An electrode which has reduced contact resistance, enables a stable light-emitting pattern over a long period of time, and has excellent light transmission properties is obtained also from a layer made of an alloy of palladium (Pd) with platinum (Pt) by alloying the layer through a heat treatment.

A metal layer may be formed on a p-type GaN related compound semiconductor layer through a heat treatment conducted at a temperature from 400 to 700° C. The metal layer formed can be a satisfactorily alloyed layer. Thus, an electrode having stable light-emitting properties and stable electrical characteristics can be obtained.

A metal layer having reduced contact resistance can be formed through a heat treatment conducted under low-vacuum conditions. The term “low-vacuum conditions” used herein means a pressure of 10 Torr or lower.

A metal layer having reduced contact resistance can be formed through a heat treatment without reducing light-emitting pattern quality, by conducting the heat treatment in an atmosphere comprising at least oxygen (O2) or a gas containing oxygen (O), or by conducting the heat treatment in an inert gas atmosphere. The term “atmosphere comprising oxygen (O2)” as used herein include 100% oxygen (O2). The term “gas containing oxygen (O)” means CO, CO2, etc. Effective examples of the inert gas contemplated by the present invention include nitrogen (N2), helium (He), neon (Ne), argon (Ar), and krypton (Kr).

Further, the above-described problem is eliminated with the process for producing a p-type GaN related compound semiconductor of the present invention according to a second aspect of the present invention. This process for producing a p-type GaN related compound semiconductor comprises subjecting a GaN related compound semiconductor doped with a p-type impurity to a heat treatment in a gas comprising at least oxygen.

Further, the above-described problem is eliminated by the process for producing a p-type GaN related compound semiconductor having a p-type GaN related compound semiconductor layer and an electrode according to a third aspect of the present invention. This process for producing a GaN related compound semiconductor device having a p-type GaN related compound semiconductor layer and an electrode comprises: forming a layer of a GaN related compound semiconductor doped with a p-type impurity; forming an electrode on the GaN related compound semiconductor layer; and subjecting the GaN related compound semiconductor layer having the electrode formed thereon to a heat treatment in a gas comprising at least oxygen.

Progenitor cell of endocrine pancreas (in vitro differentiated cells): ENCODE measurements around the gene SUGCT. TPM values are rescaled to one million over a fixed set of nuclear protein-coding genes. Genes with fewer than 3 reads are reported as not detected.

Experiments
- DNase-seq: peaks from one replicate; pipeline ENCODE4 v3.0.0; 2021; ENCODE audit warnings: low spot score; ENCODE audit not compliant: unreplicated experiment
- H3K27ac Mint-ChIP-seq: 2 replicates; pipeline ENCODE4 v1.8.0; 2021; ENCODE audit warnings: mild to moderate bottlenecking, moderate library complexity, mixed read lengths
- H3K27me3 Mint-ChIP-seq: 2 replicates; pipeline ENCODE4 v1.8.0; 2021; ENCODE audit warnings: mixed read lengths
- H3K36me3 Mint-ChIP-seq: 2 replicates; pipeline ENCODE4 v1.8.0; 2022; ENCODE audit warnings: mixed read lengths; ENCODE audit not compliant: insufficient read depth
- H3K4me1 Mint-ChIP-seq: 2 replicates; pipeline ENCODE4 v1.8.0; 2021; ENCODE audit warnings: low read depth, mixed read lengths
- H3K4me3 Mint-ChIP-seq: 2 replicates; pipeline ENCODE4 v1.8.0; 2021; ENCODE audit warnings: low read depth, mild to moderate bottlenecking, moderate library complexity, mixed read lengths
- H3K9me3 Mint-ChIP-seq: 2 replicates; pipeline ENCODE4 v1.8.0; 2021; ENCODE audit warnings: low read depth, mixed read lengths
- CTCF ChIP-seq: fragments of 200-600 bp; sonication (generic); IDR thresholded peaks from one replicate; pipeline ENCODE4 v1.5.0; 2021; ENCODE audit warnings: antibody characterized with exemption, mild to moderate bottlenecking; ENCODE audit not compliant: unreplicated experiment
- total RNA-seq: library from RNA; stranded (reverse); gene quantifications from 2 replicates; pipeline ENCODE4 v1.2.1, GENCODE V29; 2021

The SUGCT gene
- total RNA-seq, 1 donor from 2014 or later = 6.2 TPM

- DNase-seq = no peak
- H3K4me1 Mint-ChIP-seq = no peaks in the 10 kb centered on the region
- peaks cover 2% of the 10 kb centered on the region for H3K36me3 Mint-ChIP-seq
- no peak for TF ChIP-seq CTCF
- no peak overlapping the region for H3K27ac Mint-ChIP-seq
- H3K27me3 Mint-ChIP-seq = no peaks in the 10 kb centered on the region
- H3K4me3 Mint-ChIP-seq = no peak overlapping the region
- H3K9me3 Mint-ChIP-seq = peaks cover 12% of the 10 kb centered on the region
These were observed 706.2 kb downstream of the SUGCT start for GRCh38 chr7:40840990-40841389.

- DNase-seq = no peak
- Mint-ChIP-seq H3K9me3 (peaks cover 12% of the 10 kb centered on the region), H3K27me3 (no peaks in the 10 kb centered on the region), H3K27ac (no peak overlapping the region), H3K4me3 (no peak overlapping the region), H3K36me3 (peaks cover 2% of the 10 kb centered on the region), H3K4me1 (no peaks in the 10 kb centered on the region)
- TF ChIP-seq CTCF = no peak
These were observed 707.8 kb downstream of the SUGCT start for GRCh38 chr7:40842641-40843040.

Furthermore, the above-described problem is eliminated by the process for producing GaN related compound semiconductor having a p-type GaN related compound semiconductor layer, an n-type GaN related compound semiconductor layer, and two electrodes respectively for these layers according to a fourth aspect of the present invention. This process for producing a GaN related compound semiconductor device having a p-type GaN related compound semiconductor layer, an n-type GaN related compound semiconductor layer, and two electrodes respectively for these layers comprises:

forming a first electrode on the GaN related compound semiconductor layer doped with a p-type impurity, and forming a second electrode on the n-type GaN related compound semiconductor; and subjecting the resultant structure to a heat treatment in a gas comprising at least oxygen.

The term “GaN related compound semiconductor” means a compound which is based on GaN and contains one or more group III elements, e.g., In and Al, by which part of the gallium has been replaced. An example of the GaN related compound semiconductor is a four-element compound represented by the general formula (AlxGa1-x)yIn1-yN (0≦x≦1, 0≦y≦1).

The gas comprising oxygen used in each of the processes according to the present invention may be at least one member selected from O2, O3, CO, CO2, NO, N2O, NO2, and H2O or a mixed gas comprising two or more of these members. The gas comprising oxygen may also be a mixed gas comprising at least one of O2, O3, CO, CO2, N2O, NO, NO2, and H2O and one or more inert gases, or be a mixed gas comprising a mixture of two or more of O2, O3, CO, CO2, NO, N2O, NO2, and H2O and one or more inert gases. In short, the gas comprising oxygen means a gas containing oxygen atoms or a gas of molecules containing oxygen atoms.